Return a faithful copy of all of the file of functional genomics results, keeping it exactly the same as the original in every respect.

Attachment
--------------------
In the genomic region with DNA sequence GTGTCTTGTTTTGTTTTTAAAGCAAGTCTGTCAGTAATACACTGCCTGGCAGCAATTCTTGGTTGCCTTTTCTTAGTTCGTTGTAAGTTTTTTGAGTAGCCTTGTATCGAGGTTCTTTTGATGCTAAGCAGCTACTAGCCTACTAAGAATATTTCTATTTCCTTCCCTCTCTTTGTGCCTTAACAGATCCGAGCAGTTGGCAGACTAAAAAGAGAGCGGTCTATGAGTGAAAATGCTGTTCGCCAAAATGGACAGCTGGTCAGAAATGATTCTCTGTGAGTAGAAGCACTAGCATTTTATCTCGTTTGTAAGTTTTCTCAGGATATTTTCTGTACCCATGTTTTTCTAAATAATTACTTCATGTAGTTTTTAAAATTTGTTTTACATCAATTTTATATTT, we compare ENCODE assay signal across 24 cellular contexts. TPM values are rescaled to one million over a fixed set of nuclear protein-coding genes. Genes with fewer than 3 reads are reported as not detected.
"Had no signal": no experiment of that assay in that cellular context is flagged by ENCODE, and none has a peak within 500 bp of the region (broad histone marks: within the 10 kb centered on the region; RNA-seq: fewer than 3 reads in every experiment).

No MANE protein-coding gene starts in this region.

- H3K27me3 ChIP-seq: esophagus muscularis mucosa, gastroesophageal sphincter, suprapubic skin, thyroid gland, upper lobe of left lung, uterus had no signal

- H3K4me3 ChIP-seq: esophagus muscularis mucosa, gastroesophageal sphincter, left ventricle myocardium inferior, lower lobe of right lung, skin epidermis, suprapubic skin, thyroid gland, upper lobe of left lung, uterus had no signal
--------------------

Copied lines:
In the genomic region with DNA sequence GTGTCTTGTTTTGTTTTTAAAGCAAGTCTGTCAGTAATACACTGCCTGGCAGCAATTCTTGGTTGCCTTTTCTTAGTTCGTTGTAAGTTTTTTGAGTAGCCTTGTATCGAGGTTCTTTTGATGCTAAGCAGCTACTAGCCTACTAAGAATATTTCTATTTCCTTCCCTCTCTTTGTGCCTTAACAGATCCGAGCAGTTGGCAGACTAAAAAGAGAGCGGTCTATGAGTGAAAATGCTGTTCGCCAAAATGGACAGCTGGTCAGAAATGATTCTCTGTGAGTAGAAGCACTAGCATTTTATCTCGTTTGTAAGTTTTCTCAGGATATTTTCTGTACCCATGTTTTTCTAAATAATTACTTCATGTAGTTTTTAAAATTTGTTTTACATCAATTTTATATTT, we compare ENCODE assay signal across 24 cellular contexts. TPM values are rescaled to one million over a fixed set of nuclear protein-coding genes. Genes with fewer than 3 reads are reported as not detected.
"Had no signal": no experiment of that assay in that cellular context is flagged by ENCODE, and none has a peak within 500 bp of the region (broad histone marks: within the 10 kb centered on the region; RNA-seq: fewer than 3 reads in every experiment).

No MANE protein-coding gene starts in this region.

- H3K27me3 ChIP-seq: esophagus muscularis mucosa, gastroesophageal sphincter, suprapubic skin, thyroid gland, upper lobe of left lung, uterus had no signal

- H3K4me3 ChIP-seq: esophagus muscularis mucosa, gastroesophageal sphincter, left ventricle myocardium inferior, lower lobe of right lung, skin epidermis, suprapubic skin, thyroid gland, upper lobe of left lung, uterus had no signal